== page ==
By Kathryn Daily, CISSP, RDRP
If you heard a whooshing sound on New Year’s Eve, that was probably the deadline for compliance with NIST 171 flying by. A lot of you might be asking “What is NIST 171?” NIST 171 is a set of requirements documented in the NIST Special Publication 800-171 (Protecting Controlled Unclassified Information in Nonfederal Systems and Organizations).
NIST 800-171 contains 110 security requirements, in 14 families, that all contractors and subcontractors are required to implement on contractor-owned, and contractor-operated IT systems (e.g., a contractor receiving and processing DoD information on their own corporate network) containing Controlled Unclassified Information (CUI). CUI is a broad category encompassing many different types of sensitive, but not classified, information. For example, personally identifiable information (PII) such as health documents, proprietary material and information related to legal proceedings would all count as CUI. It is also important to reiterate NIST 800- 171 does not apply to contractors providing support to government-owned IT systems.
While many are incorrectly under the impression that they are required to be fully compliant with all 110 requirements, the reality is that one simply needs to have done an initial assessment of the security requirements and have developed a System Security Plan (SSP) and a Plan of Actions and Milestones (POA&M). The POA&M will provide a roadmap for the organization to become fully compliant.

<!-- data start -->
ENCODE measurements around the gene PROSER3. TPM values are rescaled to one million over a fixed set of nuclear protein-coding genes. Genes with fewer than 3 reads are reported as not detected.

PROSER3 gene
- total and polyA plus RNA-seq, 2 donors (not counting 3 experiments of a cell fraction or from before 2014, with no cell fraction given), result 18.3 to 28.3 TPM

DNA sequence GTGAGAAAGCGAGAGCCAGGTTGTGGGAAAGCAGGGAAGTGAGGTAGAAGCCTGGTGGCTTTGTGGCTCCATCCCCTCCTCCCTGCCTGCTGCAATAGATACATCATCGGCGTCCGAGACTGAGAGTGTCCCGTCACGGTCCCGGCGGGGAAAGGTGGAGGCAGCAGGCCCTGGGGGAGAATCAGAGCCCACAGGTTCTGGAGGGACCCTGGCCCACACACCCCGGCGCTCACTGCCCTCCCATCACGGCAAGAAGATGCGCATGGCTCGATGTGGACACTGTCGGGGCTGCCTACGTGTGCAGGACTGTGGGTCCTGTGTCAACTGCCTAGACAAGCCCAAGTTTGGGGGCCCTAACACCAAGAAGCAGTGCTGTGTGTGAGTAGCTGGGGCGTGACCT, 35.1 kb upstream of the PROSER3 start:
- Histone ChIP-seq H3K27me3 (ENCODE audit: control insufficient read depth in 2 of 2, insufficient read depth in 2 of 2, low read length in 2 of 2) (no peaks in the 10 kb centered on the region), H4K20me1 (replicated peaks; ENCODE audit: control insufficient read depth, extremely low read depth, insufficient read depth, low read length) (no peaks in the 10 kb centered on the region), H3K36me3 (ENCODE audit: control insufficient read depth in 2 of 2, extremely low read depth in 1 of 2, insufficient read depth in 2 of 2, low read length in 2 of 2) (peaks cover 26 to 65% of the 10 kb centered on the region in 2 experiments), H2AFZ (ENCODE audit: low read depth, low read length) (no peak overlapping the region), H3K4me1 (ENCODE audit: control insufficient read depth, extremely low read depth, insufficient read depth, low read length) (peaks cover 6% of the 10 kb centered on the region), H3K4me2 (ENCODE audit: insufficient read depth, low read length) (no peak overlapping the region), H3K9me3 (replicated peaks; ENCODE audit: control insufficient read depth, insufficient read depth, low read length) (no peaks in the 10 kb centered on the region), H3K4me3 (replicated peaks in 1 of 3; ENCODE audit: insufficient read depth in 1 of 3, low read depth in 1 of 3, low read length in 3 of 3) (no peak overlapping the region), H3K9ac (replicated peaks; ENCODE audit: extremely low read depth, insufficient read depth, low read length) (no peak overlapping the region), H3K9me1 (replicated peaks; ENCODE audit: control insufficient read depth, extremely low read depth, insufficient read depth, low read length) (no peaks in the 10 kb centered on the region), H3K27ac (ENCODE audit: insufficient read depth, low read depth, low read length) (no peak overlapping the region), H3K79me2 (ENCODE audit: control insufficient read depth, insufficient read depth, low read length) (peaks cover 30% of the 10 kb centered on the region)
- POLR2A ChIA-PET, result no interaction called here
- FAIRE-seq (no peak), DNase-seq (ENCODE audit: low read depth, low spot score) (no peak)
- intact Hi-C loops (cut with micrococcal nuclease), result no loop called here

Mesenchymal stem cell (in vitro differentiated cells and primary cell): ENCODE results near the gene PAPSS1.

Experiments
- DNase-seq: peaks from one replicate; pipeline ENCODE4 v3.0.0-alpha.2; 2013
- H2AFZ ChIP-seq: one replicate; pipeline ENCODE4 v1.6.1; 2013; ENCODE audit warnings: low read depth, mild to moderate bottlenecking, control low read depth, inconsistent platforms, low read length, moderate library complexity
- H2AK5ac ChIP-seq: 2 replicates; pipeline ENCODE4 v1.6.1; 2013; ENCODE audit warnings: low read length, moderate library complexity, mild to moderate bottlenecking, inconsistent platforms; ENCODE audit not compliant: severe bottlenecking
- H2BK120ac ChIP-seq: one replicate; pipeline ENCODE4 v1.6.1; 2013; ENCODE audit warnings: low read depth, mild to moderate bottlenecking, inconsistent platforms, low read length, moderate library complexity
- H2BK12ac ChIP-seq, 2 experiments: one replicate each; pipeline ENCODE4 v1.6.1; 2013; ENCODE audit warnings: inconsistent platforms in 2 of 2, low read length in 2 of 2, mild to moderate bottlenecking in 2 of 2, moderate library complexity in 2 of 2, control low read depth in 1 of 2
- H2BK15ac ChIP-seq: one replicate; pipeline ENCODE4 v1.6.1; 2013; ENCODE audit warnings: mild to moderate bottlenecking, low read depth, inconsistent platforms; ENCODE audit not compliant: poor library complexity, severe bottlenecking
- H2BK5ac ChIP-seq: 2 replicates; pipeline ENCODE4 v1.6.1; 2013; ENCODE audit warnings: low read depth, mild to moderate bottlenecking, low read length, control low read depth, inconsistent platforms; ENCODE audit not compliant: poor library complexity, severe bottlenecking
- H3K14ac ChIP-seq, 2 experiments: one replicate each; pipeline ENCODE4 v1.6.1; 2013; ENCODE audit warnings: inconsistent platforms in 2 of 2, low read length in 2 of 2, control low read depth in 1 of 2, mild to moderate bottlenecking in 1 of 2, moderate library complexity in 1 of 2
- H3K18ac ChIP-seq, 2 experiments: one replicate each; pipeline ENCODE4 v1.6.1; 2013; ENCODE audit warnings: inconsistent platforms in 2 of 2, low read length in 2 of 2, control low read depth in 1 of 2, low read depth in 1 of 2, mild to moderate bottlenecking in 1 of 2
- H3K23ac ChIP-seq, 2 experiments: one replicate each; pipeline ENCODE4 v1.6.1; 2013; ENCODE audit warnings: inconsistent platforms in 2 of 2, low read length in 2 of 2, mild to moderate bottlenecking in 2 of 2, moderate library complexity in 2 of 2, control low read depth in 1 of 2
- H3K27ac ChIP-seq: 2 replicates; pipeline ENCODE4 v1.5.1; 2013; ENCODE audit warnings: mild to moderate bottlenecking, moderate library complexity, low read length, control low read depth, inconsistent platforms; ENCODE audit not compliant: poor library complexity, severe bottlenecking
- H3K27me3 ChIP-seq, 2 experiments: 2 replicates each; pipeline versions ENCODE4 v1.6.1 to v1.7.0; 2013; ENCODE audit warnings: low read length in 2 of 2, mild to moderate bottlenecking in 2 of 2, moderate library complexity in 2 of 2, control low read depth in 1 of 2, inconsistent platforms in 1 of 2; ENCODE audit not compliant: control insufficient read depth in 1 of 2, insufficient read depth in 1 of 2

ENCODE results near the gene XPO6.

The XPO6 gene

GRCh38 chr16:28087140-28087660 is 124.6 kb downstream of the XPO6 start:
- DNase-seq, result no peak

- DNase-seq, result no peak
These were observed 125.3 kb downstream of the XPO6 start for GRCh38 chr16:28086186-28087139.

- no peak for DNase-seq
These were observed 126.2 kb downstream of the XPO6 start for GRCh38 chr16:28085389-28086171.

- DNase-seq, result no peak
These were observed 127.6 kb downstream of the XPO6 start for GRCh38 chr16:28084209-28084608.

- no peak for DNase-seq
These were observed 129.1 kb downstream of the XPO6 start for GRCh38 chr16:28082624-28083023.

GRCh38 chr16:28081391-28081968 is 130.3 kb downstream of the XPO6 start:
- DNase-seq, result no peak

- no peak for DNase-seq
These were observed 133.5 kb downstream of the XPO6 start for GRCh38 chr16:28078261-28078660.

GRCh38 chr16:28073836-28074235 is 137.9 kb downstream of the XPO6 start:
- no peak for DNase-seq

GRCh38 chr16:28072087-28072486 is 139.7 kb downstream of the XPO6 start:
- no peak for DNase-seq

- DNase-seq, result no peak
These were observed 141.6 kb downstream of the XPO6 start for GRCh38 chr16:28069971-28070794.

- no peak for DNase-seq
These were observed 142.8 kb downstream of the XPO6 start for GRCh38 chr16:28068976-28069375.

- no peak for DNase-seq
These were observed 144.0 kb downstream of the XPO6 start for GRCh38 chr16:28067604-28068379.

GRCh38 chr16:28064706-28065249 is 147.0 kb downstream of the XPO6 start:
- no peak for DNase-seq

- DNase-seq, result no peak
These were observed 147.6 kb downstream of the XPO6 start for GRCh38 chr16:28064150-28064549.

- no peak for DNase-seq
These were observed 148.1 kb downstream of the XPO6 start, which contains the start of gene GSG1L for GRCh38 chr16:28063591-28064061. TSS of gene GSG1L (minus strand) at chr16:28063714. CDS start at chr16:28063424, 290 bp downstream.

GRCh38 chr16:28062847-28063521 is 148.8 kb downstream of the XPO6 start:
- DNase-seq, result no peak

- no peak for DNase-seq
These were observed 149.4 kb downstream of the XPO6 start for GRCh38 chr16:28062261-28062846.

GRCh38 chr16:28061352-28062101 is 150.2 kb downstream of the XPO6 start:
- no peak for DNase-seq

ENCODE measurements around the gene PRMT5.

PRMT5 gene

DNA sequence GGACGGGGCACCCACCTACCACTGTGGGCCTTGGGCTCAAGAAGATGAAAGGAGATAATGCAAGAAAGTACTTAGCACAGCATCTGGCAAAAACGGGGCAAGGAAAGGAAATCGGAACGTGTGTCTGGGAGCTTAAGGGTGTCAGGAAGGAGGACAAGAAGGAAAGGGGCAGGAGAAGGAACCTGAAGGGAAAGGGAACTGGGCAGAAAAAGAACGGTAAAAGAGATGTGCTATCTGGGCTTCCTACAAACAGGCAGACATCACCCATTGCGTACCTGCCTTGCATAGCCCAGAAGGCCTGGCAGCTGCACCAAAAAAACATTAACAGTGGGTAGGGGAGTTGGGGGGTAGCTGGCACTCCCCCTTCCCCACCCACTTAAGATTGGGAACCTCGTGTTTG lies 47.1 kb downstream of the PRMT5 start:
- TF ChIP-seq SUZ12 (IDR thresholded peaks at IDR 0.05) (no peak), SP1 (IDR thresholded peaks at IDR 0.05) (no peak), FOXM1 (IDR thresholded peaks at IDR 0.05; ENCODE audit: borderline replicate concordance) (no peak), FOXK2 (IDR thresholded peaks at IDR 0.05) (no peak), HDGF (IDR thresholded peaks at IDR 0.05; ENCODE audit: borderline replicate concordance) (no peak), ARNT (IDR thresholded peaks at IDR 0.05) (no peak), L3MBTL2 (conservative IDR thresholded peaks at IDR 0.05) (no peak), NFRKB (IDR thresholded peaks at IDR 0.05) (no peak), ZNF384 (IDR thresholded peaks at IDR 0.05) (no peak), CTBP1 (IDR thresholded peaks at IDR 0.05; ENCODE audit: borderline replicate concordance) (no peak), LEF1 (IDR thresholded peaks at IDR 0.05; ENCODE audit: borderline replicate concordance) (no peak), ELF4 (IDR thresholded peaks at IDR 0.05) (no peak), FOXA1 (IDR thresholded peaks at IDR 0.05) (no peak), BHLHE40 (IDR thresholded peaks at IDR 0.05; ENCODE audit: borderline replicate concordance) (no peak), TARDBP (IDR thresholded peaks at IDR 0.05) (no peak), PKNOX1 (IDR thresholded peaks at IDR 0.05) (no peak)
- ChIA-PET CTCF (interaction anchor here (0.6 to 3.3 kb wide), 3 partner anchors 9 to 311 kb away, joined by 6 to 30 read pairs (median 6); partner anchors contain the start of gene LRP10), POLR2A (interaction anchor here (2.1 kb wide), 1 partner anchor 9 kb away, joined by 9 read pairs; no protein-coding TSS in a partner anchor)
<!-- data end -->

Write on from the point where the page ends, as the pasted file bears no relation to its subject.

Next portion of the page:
Many contractors were previously tasked with going through the Risk Management Framework process because previously there wasn’t a standard for contractors. With the advent of NIST 171, this could actually reduce your workload as RMF was developed for federal agencies and many of the RMF requirements are not easily met by contractors.
Some notable differences between RMF and NIST 171 are no requirement for an authorization to operate (ATO) or even the presence of an Authorizing Official (AO). Although eliminating ATO’s and AO’s are a huge benefit from a time resource perspective, it raises some concern for the accountability of NIST 171 implementation. With no AO requirement, the burden of verifying NIST 171 compliance would fall on the contracting officer who may or may not have a baseline understanding of cybersecurity.
While DFARS contracts don’t specify what happens to companies that aren’t fully in compliance, each non-compliant company is supposed to notify the Department of Defense compliance personnel and receive permission, however, many won’t. Sooner or later, it is likely that audits and proof of compliance will follow with actual contract penalties or default for those who don’t comply. What may happen in the nearer term is that primes will enforce proof of compliance and security audits on subs to ensure their own compliance. If nothing else, non-compliant organizations are unlikely to win new business so it’s extremely important to get on board with NIST 171 sooner rather than later.